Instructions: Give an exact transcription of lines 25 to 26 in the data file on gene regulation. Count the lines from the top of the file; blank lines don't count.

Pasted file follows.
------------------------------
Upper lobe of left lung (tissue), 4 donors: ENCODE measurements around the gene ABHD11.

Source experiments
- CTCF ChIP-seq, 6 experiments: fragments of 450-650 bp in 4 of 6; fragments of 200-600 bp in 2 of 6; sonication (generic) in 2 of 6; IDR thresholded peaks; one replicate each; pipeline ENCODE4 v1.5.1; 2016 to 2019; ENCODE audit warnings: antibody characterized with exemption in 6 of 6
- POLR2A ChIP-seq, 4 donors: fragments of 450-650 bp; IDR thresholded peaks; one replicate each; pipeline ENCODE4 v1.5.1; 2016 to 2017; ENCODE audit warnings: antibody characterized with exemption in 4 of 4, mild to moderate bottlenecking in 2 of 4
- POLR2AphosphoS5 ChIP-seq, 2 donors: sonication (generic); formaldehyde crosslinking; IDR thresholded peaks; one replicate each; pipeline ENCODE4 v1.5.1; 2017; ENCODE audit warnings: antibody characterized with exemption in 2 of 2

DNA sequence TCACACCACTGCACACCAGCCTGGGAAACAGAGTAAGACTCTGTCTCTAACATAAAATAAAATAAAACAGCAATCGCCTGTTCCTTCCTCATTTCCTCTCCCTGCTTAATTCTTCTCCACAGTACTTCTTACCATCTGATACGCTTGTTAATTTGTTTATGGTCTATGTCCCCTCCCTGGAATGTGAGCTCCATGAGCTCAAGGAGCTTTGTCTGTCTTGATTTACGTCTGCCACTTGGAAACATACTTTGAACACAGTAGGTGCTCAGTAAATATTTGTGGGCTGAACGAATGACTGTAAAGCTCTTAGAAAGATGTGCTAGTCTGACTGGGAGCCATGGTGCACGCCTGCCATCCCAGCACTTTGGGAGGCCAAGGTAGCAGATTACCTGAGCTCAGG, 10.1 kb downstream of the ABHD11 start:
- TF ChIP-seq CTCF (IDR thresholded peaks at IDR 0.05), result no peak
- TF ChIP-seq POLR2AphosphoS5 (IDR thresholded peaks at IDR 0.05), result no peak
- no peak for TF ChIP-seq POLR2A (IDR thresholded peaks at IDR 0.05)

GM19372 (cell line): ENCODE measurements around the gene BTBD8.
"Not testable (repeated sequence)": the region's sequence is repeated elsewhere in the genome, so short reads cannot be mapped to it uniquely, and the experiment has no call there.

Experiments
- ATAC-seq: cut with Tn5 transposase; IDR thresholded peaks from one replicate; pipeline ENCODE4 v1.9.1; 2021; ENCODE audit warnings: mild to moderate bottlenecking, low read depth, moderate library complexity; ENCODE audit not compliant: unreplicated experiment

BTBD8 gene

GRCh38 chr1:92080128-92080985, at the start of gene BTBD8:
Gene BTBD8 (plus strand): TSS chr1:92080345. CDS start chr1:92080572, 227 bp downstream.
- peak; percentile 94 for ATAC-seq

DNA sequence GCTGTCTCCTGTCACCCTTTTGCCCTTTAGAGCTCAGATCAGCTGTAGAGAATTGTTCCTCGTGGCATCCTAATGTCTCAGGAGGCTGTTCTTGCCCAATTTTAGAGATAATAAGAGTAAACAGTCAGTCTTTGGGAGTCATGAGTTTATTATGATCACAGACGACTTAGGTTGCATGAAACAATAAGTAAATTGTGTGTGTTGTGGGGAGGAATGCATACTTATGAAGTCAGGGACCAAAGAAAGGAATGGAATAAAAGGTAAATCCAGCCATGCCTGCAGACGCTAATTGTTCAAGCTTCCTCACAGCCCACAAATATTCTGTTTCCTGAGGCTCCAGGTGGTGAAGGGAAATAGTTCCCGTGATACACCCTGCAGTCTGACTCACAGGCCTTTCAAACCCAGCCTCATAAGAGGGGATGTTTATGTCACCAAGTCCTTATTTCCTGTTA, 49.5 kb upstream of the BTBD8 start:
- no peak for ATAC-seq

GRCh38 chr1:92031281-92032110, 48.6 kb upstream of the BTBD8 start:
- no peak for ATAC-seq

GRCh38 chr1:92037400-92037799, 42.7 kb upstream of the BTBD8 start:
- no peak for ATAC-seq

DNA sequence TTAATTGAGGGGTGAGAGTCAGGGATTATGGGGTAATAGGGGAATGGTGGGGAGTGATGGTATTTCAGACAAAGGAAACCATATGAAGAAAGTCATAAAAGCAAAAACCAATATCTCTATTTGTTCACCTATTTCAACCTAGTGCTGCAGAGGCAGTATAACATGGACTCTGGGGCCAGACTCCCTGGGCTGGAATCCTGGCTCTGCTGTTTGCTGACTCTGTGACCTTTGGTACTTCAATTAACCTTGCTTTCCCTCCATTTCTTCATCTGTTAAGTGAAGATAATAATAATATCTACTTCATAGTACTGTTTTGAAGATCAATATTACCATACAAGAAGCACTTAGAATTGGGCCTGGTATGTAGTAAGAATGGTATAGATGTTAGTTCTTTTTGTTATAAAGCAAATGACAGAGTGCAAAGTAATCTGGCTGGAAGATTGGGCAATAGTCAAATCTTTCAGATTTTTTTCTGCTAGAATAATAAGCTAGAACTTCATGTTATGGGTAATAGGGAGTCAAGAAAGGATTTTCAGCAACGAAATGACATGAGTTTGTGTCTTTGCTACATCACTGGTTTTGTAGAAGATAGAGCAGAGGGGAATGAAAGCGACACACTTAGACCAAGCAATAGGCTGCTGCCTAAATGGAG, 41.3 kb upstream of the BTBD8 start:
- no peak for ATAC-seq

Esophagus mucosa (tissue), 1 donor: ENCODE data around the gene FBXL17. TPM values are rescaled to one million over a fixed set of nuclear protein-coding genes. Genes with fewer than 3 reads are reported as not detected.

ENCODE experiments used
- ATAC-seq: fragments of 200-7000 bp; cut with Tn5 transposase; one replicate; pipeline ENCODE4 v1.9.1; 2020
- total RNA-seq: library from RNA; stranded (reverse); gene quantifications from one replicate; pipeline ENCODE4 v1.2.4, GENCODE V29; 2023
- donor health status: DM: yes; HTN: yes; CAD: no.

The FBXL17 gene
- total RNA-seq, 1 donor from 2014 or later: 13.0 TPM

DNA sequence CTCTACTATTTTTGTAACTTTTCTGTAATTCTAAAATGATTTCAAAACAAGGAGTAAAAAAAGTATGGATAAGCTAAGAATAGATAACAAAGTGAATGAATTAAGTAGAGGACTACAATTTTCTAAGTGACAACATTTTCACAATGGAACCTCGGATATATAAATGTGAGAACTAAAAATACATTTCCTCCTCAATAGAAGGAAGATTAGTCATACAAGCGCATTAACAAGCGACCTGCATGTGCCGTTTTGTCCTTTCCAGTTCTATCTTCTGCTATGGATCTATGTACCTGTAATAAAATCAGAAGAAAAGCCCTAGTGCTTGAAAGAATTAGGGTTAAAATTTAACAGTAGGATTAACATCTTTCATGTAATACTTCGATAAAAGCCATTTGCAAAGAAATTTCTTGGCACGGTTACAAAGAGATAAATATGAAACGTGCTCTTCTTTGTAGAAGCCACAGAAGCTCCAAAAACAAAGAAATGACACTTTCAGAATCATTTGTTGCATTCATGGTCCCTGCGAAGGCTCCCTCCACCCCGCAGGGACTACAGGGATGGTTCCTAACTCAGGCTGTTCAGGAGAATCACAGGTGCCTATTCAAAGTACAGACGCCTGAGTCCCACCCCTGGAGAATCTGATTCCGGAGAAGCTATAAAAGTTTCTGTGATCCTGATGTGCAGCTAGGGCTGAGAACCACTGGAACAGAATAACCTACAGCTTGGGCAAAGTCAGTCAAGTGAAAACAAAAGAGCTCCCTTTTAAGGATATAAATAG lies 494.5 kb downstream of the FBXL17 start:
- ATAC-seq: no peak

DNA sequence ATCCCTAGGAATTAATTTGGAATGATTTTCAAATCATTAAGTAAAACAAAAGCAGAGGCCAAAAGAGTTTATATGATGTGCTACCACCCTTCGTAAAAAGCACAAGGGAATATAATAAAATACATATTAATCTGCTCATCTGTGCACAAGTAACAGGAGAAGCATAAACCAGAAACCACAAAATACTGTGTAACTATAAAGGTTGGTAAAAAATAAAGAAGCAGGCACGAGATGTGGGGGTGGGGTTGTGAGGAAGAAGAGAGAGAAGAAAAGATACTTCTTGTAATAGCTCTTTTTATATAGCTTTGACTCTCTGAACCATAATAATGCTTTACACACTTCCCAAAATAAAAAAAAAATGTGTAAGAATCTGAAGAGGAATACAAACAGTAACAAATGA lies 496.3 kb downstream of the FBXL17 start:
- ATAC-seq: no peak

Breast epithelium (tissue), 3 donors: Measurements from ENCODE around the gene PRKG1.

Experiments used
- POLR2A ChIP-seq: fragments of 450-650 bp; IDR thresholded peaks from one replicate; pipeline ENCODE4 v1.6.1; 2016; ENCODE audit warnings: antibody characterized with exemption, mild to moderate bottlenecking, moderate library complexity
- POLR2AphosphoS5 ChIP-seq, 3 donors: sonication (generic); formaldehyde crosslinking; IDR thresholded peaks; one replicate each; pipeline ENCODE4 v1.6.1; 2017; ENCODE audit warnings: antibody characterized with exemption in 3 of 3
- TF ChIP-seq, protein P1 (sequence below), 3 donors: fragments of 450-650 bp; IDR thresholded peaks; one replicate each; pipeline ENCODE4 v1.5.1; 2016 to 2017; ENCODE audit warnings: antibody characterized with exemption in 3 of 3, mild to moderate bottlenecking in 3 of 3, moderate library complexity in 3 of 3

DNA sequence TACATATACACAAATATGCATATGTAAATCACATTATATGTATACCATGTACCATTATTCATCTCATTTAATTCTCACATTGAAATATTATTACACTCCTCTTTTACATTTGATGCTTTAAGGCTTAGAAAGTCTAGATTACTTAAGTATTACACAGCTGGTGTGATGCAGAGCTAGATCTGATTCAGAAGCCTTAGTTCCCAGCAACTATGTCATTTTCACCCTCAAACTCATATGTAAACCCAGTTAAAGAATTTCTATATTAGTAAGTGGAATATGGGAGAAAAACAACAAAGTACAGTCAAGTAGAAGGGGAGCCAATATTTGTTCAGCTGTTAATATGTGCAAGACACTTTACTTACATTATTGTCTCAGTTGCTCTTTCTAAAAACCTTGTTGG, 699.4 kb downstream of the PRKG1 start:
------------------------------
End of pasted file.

- no peak for ATAC-seq

Esophagus mucosa (tissue), 1 donor: ENCODE data around the gene FBXL17. TPM values are rescaled to one million over a fixed set of nuclear protein-coding genes. Genes with fewer than 3 reads are reported as not detected.